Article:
Shevlenko lies in the back of the van, and starts to speak.
“We were losing agents, they were being found with their throats cut. Do you know BND? The West German security service? It was the pijavica, in Yugoslavia.
I became Kim Philby’s handler. He worked for MI6 and learned a lot in the war. He was investigating Wunderwaffe projects, ICBM’s, jet fighters, atomic bombs. The Nazi’s were trying anything.
They had a Lebensborn programme, Himmler wanted to breed pure Aryans. Kim intercepted documents in 1944 about a secret part of that programme. Using new biological technologies to enhance human capabilities.
When the tide turned for the Germans, they accelerated the methods, to enhance fighting ability. To create elite super soldiers. They used a transfusion of body fluids from, from racially pure subjects.
There’s a codeword “Der Gral” We got reports of soldiers with enhanced strength, pain tolerance and healing. The Unternamen Wehrwolf. In Autumn 1944, Dr. Krotzmann."
He stops, Sergei checks his pulse, “He’s still alive, but weak.” The van corners hard, and Shevlenko speaks again.
“There were rumours of throat-cutting. What became of the soldiers and children? They disappeared. Thaler is one.
Harry St. John Philby was Kim’s father. He was an Arabist, a writer and head of SIS in Palestine. He had sympathies for the Nazi’s. He gave the medallion to Kim. He said there was a terrible elder race that would rule the world, from the secret files of DH Lawrence and Woolly, the explorer. He discovered something. Karkemish and Ur and Ubar in the lost quarter in Arabia. There is part of a key, if complete it can control the world."
He looks Katya in the eye, “You must promise me something. You must look after Anna.”
Katya nods, “Yes of course.”
“Here is the medallion, and this is crucial information about the infiltration of the FSB and the mafia. This will safeguard Anna with the CIA. Give me a pen and paper.”
He shakily hands Katya the medallion and USB stick. She passed the medallion over to Sergei, but puts the USB stick in her bag, retrieving paper and pencil. Shevlenko scribbles coordinates on the paper, from memory. Then adds “GLONASS”
“There are more attacks on Western agents, mafia hits. There were units fighting alongside Croatians in the war. They wanted Philby’s key. There are infiltrators in the FSB and mafias. Shadowy forces. They want the key. I hid it here, in Vienna in ’93. I was going to pass it to the CIA. To put an end to it.”
He closes his eyes, breathing heavily. Katya waits, but he seems to have exhausted himself out. Somerset calls from the front, “We’re ditching the van, going to swap vehicles.”
Katya looks at the old man, the traitor. Now or never. He has damned himself from his own mouth, he cannot give Russian secrets to the CIA. She puts a pistol to his forehead. At the touch, he opens his eyes, and looks at her without fear or surprise. Katya squeezes the trigger.
The sound is deafening, blood and brains spatter over the back of the van. Sergei and Patrick shout their surprise. Somerset swears, trying to drive and see what happened.
Katya puts the gun down, “He was dying anyway.”
The van stops hard, Somerset leans over “What the hell did you do that for?”
“He couldn’t give that information to the CIA.”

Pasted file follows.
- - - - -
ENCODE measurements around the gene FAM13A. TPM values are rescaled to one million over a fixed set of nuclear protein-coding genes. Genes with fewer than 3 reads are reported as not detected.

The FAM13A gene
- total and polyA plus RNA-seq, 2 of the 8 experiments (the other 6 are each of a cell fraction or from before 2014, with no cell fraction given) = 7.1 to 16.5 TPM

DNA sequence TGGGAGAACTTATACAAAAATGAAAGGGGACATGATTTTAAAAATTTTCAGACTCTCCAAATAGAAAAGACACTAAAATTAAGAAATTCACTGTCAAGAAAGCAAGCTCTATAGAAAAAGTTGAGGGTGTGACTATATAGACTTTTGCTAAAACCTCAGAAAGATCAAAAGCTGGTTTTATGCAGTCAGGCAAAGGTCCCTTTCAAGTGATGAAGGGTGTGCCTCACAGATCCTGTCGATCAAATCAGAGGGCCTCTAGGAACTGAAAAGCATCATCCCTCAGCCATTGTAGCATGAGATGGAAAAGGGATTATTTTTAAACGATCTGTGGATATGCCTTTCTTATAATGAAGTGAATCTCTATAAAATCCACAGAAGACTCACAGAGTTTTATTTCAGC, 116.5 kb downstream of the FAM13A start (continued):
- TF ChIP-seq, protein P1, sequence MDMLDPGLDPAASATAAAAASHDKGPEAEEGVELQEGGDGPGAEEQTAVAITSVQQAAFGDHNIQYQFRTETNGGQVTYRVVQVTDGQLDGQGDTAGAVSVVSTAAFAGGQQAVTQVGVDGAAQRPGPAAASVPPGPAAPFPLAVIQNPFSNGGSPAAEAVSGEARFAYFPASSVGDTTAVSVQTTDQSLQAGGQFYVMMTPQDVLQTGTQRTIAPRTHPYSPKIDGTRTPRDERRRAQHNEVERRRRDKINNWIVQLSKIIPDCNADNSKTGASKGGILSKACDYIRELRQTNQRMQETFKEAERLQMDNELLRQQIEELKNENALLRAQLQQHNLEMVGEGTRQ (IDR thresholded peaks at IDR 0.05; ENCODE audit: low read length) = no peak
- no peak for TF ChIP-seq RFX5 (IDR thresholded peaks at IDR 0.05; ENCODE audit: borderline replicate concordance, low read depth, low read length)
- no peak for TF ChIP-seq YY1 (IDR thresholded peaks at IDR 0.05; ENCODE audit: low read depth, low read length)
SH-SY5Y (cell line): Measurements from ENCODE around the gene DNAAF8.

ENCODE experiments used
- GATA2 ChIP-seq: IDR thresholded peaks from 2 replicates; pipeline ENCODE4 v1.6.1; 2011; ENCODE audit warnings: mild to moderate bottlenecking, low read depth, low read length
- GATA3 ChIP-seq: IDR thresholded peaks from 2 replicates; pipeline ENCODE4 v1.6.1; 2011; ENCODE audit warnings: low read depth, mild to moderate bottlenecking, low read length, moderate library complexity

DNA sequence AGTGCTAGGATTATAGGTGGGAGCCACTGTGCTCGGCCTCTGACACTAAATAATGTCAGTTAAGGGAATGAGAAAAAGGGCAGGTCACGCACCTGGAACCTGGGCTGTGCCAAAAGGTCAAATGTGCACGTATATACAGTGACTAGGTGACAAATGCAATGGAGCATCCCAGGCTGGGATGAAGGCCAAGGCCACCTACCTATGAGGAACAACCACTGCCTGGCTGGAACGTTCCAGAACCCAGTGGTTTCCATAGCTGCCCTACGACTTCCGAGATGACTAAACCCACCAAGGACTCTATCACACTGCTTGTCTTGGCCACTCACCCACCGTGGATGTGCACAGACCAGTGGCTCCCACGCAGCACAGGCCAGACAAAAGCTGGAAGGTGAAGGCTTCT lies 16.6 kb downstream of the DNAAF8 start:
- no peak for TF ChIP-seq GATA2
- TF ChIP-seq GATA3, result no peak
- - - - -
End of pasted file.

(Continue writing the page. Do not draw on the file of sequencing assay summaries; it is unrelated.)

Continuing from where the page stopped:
“What do you care? You can’t go back to Moscow!”
Katya looks hurt “No, it’s Chechnya I can’t go back to.” she lies.
Patrick is angry, Sergei confused. Somerset hotwires the people carrier parked in front. The atmosphere is tense, silent. The people carrier drives off, the van with Shevlenko’s corpse burning by the side of the road.
Patrick looks at Katya, coldly. “What did he give you?”
She fishes out the paper “It’s some coordinates.” Patrick opens his laptop and squints at the coordinates. “What’s GLONASS?”
“It’s the Russian satnav system, you should be able to convert.” Sergei says.
No-one has left anything worth keeping or incriminating at the villa, so Somerset calls Nate and tell him to hand Anna over to the CIA. Patrick vents his anger on Katya and they argue about handing over the USB stick. Eventually Sergei mediates, and it’s agreed that we’ll give it later, after we’ve looked at it.
We’re discussing how to get out of Austria, when Patrick reports he’s found the coordinate location for the key. It’s in the middle of a wildlife sanctuary, in Austria. Somerset spins the carrier around and we head for it.
The GPS leads us deep into the middle of nowhere, we park the carrier at the end of a lane, and trek for hours, in the dark across the countryside. The coordinates are a large area and it takes us hours to find, but eventually Patrick digs up an old sack, wrapped around a metal box with a broken lock.
Inside is a Koernerbank passbook for a safety deposit box, Beirut branch.
Back at the people carrier, the sky is beginning to get light. The radio has non-stop rolling news about the terrorist incident in Vienna. Police have discounted the video, and are remaining silent on current theories, which is worrying.
We head towards the Swiss border, planning to take a train across. Patrick logs on and confuses our trail as much as he can, Somerset books a set of flights out from Vienna in our names, with no intention of taking them.
At Innsbruck we abandon the people-carrier, change in public toilets and five new faces take seats on the first train to Zurich.
We make it to Zurich, and collapse in a hotel. Patrick says “Bad news. Koernersbank Beirut branch closed in the 70’s. I’ve called the HQ here in Zurich, and all the assets are now here. But due to the impending takeover everything is frozen.”